We are glad that Stuart Hall regards our article in nlr 147 as a significant contribution to contemporary debates on Thatcherism. footnote In that article we examined his work on authoritarian populism (hereafter ‘AP’), sketched an alternative approach to Thatcherism in terms of its two-nations effects, and outlined some guidelines for future research. Here we consider Hall’s response footnote1 and try to clarify our disagreements with his approach. We feel sure that he understands the respect for his work which prompted our detailed and lengthy critique, and which now prompts us to elaborate it in these pages. Indeed, we have the highest regard for his prescient and timely analyses of current conjunctures and tendencies, as well as for his more general contributions to a critical social science. We are all the more sorry, therefore, that our motives should be portrayed as academic point-scoring and polemical contestation. For we had actually hoped to intervene in the debate over socialist strategy in the face of Thatcherism. It is a measure of our respect for Hall’s work that we discussed its implications in our article and dismissed at the outset various fundamentalist, catastrophist and economistic analyses. We agree with Hall that the Left must take the forms of hegemonic politics more seriously. But we also believe that, if hegemony is understood too narrowly or is isolated from other dimensions of economic, political and ideological relations, then the Left could adopt mistaken strategies.

It must be said that Hall’s conjunctural analyses are neither theoretically nor strategically innocent. They have attracted considerable interest inside and outside the Left largely because they have deliberately emphasized the hegemonic project of Thatcherism and the hegemonic dimension of left strategy at a time when both have been neglected by the mainstream of the labour movement. However, whatever his own stated intentions in underlining the wider implications of hegemonic politics, others have certainly read his conjunctural analyses and strategic conclusions as more narrowly ideological in focus. We argue that Hall’s continual emphasis on the successes of Thatcherism has encouraged such readings. He has frequently ascribed two interrelated forms of success to Thatcherism—the articulation of a new common sense, and the shifting of the balance of forces decisively to the right. Yet he never really establishes whether the first of these successes is limited to the articulation of many different elements into a novel populist discourse, or whether it extends to deployment of this discourse in mobilizing effective popular support within and beyond the electoral field. Moreover, since he does not really explore other factors which might have contributed to this change in the balance of forces, Hall implies that it has occurred because the new common sense is ascendant. Even if he has never claimed that Thatcherism is actually hegemonic, such achievements play a crucial role in the struggle for hegemony as Hall defines it. footnote2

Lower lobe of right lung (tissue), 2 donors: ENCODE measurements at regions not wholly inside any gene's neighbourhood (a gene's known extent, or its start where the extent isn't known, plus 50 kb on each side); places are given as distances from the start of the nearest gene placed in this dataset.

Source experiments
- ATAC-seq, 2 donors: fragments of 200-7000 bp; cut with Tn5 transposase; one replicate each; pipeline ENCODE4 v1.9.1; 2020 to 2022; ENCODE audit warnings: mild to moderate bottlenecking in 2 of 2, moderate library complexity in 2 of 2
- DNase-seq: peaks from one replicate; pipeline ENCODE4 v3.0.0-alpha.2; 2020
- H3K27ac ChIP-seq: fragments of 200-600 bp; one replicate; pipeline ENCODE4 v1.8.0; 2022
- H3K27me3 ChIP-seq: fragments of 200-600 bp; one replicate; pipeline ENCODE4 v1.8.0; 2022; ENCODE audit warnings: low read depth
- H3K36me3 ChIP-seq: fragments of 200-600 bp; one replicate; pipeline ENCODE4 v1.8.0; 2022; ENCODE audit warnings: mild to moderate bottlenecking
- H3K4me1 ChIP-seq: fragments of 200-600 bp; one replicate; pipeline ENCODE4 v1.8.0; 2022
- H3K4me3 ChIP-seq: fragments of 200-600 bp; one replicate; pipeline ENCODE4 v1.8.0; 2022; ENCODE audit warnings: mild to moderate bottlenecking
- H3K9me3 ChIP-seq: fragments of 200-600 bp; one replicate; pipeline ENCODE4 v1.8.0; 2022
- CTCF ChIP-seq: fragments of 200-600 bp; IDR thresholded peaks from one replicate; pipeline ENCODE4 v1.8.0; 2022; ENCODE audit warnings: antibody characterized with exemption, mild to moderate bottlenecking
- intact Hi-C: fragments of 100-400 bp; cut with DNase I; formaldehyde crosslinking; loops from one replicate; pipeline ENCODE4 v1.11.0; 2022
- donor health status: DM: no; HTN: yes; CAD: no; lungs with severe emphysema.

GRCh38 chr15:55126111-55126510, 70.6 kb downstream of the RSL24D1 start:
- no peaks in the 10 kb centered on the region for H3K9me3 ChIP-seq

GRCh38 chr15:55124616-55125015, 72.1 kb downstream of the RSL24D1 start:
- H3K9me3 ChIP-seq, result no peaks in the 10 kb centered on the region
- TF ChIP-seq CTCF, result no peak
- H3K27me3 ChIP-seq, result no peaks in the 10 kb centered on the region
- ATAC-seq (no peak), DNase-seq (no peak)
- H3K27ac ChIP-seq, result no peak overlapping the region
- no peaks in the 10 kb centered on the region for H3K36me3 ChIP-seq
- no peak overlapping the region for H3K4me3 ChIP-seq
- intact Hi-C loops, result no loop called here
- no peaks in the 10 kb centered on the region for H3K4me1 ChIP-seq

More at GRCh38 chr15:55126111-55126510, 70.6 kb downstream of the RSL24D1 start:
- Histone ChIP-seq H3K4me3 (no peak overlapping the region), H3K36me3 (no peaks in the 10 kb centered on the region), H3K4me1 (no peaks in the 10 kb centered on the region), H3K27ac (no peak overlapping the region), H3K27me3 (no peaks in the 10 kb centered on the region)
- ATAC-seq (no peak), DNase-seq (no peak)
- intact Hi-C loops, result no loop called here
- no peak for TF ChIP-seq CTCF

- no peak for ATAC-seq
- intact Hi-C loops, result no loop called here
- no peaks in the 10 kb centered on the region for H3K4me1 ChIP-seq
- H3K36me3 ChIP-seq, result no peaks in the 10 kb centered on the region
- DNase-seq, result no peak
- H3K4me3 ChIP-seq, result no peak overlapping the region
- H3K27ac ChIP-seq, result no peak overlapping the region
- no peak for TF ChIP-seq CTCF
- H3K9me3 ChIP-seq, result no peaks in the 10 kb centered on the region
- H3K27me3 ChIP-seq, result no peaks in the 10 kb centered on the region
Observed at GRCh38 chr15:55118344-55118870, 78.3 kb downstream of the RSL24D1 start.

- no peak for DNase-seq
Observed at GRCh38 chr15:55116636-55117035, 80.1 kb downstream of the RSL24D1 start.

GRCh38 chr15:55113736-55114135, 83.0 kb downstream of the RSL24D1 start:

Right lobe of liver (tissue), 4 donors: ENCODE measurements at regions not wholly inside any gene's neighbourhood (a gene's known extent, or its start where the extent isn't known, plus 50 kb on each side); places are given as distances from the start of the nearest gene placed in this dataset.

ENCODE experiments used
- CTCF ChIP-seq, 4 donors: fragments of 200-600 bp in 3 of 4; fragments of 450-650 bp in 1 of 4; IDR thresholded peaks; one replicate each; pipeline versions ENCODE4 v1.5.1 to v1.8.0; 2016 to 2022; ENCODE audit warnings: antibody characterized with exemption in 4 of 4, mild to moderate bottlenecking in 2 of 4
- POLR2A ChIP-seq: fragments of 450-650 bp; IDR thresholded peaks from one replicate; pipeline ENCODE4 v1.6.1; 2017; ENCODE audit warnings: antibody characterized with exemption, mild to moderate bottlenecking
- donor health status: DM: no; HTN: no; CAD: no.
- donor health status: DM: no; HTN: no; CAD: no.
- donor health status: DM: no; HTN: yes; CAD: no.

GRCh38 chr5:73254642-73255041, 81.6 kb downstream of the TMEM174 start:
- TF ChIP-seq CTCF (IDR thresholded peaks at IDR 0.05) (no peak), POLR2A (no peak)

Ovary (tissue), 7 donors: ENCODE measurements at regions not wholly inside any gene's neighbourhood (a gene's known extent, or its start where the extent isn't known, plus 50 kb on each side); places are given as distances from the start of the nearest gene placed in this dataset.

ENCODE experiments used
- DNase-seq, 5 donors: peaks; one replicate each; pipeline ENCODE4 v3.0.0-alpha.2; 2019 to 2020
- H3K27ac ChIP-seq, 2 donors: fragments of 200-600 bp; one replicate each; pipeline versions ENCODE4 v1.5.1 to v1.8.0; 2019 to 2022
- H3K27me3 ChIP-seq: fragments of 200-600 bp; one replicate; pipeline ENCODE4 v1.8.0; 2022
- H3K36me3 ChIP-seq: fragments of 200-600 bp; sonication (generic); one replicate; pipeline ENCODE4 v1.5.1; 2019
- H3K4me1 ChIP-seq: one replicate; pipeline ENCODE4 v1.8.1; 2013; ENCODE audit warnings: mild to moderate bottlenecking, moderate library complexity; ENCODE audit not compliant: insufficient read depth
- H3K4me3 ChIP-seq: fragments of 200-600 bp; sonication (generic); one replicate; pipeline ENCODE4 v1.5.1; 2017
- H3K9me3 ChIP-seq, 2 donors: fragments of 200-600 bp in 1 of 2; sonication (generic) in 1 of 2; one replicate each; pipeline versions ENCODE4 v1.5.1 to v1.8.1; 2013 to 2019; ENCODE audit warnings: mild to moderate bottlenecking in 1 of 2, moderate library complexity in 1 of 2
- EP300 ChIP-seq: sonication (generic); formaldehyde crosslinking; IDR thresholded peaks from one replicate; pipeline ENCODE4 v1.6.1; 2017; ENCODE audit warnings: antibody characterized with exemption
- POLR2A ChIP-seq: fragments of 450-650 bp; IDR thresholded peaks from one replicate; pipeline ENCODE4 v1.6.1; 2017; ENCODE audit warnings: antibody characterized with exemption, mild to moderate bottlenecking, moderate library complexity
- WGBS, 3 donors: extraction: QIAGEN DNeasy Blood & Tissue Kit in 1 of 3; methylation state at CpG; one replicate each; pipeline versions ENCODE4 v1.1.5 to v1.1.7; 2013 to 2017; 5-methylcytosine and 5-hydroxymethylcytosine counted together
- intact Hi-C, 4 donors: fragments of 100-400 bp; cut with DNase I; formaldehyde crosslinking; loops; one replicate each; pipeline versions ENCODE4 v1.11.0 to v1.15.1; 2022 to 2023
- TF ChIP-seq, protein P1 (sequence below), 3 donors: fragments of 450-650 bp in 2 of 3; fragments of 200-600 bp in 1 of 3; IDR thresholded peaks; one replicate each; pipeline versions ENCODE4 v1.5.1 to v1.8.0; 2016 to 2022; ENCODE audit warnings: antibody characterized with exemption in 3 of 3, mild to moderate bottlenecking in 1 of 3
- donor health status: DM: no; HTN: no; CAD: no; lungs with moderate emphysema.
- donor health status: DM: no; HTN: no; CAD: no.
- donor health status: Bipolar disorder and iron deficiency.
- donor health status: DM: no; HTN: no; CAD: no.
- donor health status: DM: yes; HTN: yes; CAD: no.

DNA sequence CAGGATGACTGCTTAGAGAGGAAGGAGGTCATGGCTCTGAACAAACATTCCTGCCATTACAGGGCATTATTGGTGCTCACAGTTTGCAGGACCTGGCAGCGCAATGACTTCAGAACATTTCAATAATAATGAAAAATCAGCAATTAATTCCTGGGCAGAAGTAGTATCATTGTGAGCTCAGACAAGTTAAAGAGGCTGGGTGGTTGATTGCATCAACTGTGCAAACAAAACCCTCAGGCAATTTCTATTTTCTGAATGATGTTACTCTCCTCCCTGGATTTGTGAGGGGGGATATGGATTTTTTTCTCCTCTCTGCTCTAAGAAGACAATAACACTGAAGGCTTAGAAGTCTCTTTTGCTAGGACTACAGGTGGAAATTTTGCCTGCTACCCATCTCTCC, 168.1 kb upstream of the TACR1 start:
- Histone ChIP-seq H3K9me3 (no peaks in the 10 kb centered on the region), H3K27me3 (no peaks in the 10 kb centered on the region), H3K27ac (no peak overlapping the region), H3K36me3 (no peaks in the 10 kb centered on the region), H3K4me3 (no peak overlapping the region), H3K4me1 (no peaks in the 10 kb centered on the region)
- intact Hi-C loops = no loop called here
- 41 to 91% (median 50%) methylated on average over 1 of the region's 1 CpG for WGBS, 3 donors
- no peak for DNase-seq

In stressing the discursive successes of Thatcherism and its capacity to shift the balance of forces on many different fronts, Hall provides the basis for an ideologistic reading of his work. In particular, it could be invoked to justify a strategy largely restricted to a long, slow campaign to reconstruct popular common-sense at the expense of other strategic initiatives. It is quite legitimate to counsel against such simplistic responses and to identify the risks entailed in Hall’s approach. We still maintain that, whatever his own intentions, Hall’s analyses are inherently liable to such misuse, and his reply has done little to allay our doubts.

Stuart Hall confirms our general account of how the ap approach developed and adds some fresh elements. What emerges most clearly is his concern with the politics of hegemony and with the way in which ap has reshaped the balance of forces in Britain. Many approaches can be taken towards hegemony, however, with very different political and strategic implications. footnote3 Accordingly we should consider what is involved in Hall’s general concern with the forms of hegemonic politics and in his specific claim that Thatcherism is dominant but not yet hegemonic. We begin with his self-confessed intellectual debt to Nicos Poulantzas, and his attempt to differentiate his own views on how the modern state restructures hegemony. Our motive here is not to swap interpretations of Poulantzas’s work but to establish how various approaches to hegemony can generate different strategic conclusions.